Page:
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Health systems vary in their complexity and application. Each health system is the product of a country's culture and the way in which people are willing to fund it, to ensure equity and fairness. There is no ideal health system, as each has its strengths and weaknesses. Since the late nineties, the variety of health system performance assessment (HSPA) frameworks and methods used in high-income countries were either not applied in relation to low and middle-income countries or not suitable, mainly due to lack of expertise and data. The application of these frameworks is exacerbated by lack of defined standards for HSPA and each of these frameworks used different terminologies and indicators to assess performance. The six Gulf Corporation Council (GCC) countries are unique in their social structure with fast-growing populations, half of which are non-nationals who moved to these countries for economic reasons. This thesis will focus on three of these countries: Bahrain, Kuwait and Qatar. This study, the first of its kind, aims at enhancing our understanding of the health systems and their performances in the GCC countries. It addresses the question of whether health systems in the GCC can achieve sustainable improvements in population health. The study postulates various scenarios to assess the current health systems operation, management, and performance of three countries (Bahrain, Kuwait and Qatar) using both quantitative and qualitative research methods. An extensive and systematic literature review was conducted to understand the current situation in GCC. National and international data were collected and used to compare the health systems in these countries. Further data were retrieved through means of a survey and face-to-face interviews of key policy makers and senior managers. Furthermore, the HealthCare Access and Quality index (HAQ index) was employed to further standardise data collection and combat missing information. The results of the systematic review showed the lack of any meaningful systematic or pragmatic health system performance assessment in the GCC countries. Results from the HAQ index showed that in general, there is improvement in the health system between 1990 and 2015. Among the studied countries, the three health systems showed some improvement by 2015 and at least one exceeded the projected best possible scenario, as measured by HAQ index. Political instability and conflicts in the region may have influenced the performance of health systems in both Kuwait and Bahrain. The lack of health management expertise, demonstrated by the health managers' survey and face-to-face interviews, may have hampered health systems development and progress in addressing the challenges identified for better outcomes and better population's health. Furthermore, managing the health needs requires accurate, up-to-date statistics, which are not always available in the GCC, limiting the ability to identify priorities, allocate resources, developing relevant policies and decision-making. The study concludes, from these findings, that while the overall health of the GCC population has improved over the last three decades, new emerging risks to health are challenging. Furthermore, it shows how strongly access to health service and quality relate to the health spending per capita using the HAQ Index. Thus, any further reduction in health spending will lower access to and the overall quality of healthcare, and reduce the confidence of the population in their health systems. Taking into account the current slow economic growth, it is unlikely that GCC governments will increase their share of total health expenditure required to achieve universal health coverage as envisaged by the Sustainable Development Goals (SDGs). As a result of this, health policy will change by introducing more robust financing methods such as social health insurance. The study shows that governments are aiming to shift the so-called 'burden' to the individuals and employers outside government through expansion of the private health sectors, for health insurance and health providers. This is the first-ever substantial assessment of the GCC health systems of Bahrain, Kuwait and Qatar. Added Value of this Study The study provides added value in several areas. First, this is the first study on health system performance in the Gulf Region. The findings will undoubtedly be of value and hopefully drive and support the implementation of both GCC Health Ministers and WHO Eastern Mediterranean Regional Office EMRO Resolutions of introducing HSPA. Second, the comparative assessment of burden of disease using mortality data, preventable death, DALY and risk to health provided a platform for comparative health systems performance between the six countries. Third, the study provided some financial projections based on needs, which will be of value in planning health services and defining priorities. Fourth, an exploratory analysis of national HAQ Index levels and potential determinants of performance was conducted. This method of HSPA is being used for the first time in the GCC. Fifth, the relationship between HAQ Index and per capita spending in the GCC and neighbouring countries was examined for the first time, highlighting the value of sustainable funding to address challenges and improve health. Lastly, the study also provided new data on primary care needs and the number of family physicians needed to provide quality first contact and continuity of care through primary care. Primary care is a prerequisite for any effective health system, which is able and willing to secure good health for the whole population.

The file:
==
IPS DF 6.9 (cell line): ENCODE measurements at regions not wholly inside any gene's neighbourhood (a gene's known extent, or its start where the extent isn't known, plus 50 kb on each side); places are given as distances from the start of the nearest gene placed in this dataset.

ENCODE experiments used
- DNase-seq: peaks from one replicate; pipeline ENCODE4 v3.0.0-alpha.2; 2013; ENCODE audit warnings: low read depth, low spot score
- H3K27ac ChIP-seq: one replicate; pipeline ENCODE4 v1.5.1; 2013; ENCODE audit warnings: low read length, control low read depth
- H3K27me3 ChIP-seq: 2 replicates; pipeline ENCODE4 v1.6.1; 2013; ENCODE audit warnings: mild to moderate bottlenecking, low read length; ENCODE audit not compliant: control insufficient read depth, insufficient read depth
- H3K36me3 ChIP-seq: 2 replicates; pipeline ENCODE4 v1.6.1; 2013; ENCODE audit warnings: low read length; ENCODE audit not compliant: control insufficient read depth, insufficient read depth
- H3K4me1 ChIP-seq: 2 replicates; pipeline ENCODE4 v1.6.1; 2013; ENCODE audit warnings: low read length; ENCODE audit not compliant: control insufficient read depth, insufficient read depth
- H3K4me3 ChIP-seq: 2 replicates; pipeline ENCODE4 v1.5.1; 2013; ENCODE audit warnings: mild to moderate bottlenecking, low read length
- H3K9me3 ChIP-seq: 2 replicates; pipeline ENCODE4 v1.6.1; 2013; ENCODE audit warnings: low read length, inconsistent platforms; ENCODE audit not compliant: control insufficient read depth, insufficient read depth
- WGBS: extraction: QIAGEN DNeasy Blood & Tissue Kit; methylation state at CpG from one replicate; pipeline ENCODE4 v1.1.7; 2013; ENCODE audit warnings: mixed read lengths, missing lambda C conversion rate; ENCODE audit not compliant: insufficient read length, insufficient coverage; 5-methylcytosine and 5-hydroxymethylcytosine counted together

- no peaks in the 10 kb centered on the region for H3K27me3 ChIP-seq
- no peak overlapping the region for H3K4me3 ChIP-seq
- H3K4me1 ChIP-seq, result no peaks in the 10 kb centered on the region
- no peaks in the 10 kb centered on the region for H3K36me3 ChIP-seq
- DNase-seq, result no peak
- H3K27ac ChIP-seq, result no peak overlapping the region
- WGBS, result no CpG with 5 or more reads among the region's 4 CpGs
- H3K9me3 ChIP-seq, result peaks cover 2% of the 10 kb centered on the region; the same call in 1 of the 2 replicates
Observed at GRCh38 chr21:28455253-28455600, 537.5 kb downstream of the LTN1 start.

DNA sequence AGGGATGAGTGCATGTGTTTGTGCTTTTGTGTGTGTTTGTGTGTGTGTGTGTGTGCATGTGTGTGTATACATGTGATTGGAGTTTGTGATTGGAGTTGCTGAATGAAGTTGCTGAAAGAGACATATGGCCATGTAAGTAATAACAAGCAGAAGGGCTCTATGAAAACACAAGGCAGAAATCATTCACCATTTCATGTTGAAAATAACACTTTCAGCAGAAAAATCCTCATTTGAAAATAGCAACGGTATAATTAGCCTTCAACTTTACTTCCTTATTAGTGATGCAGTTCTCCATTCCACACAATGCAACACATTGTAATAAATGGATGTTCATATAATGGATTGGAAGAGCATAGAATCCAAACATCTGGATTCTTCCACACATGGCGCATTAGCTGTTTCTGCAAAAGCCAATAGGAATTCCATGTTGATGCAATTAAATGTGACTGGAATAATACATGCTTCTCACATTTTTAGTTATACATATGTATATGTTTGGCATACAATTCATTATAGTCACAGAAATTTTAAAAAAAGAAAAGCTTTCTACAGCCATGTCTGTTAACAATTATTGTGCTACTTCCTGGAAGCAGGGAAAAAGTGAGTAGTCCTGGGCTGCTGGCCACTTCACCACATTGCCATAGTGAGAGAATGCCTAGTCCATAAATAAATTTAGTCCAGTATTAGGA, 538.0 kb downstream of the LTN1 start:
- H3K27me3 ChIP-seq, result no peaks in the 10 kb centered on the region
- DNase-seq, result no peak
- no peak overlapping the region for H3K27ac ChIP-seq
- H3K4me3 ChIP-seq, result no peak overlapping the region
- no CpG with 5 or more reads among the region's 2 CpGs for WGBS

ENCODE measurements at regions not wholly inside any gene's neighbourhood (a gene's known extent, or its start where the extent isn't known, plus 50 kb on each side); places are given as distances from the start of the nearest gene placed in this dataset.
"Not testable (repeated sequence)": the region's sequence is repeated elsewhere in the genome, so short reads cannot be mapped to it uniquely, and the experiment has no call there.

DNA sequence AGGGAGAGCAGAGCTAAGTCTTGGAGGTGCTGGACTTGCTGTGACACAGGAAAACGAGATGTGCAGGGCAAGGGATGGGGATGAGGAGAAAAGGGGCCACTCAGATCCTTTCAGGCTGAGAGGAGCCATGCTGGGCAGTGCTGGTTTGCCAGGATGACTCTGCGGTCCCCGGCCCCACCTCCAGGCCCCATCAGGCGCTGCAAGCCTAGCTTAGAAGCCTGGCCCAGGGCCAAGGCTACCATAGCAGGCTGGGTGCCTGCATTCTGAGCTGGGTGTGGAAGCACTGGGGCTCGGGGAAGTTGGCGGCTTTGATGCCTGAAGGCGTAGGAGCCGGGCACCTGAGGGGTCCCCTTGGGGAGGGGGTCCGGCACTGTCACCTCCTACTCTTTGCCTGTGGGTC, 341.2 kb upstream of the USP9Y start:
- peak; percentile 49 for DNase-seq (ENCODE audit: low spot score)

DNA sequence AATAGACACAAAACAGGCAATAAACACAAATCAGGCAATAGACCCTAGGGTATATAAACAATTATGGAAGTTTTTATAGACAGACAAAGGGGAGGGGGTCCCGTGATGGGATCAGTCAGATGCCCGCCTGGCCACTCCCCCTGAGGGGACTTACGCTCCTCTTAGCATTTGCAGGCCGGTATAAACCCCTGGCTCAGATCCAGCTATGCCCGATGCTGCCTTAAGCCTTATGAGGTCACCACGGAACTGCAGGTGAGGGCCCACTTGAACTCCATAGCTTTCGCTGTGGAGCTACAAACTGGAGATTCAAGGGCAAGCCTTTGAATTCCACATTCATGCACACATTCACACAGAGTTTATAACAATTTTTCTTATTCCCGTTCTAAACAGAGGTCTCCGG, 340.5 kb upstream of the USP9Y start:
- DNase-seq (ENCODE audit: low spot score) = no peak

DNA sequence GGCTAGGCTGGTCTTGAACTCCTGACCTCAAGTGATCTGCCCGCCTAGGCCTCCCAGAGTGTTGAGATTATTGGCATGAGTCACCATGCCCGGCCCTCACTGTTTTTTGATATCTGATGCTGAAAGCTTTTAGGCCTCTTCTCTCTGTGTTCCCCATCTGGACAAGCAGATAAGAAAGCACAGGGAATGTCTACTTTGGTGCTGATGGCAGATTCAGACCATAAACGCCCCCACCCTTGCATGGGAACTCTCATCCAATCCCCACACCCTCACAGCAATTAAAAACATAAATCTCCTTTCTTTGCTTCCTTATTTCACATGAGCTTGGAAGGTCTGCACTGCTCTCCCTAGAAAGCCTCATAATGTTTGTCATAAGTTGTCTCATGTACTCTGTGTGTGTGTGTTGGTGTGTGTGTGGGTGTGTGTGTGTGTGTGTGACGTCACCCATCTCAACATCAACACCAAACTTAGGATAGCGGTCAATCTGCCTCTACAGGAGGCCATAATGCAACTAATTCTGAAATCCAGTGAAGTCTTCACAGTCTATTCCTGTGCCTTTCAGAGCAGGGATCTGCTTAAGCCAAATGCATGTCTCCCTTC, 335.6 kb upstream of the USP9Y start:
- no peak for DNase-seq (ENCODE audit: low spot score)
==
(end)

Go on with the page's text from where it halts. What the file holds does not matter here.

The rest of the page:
Supervisor: Majeed, Azeem ; Rawaf, Salman Sponsor: Not available
Qualification Name: Thesis (Ph.D.) Qualification Level: Doctoral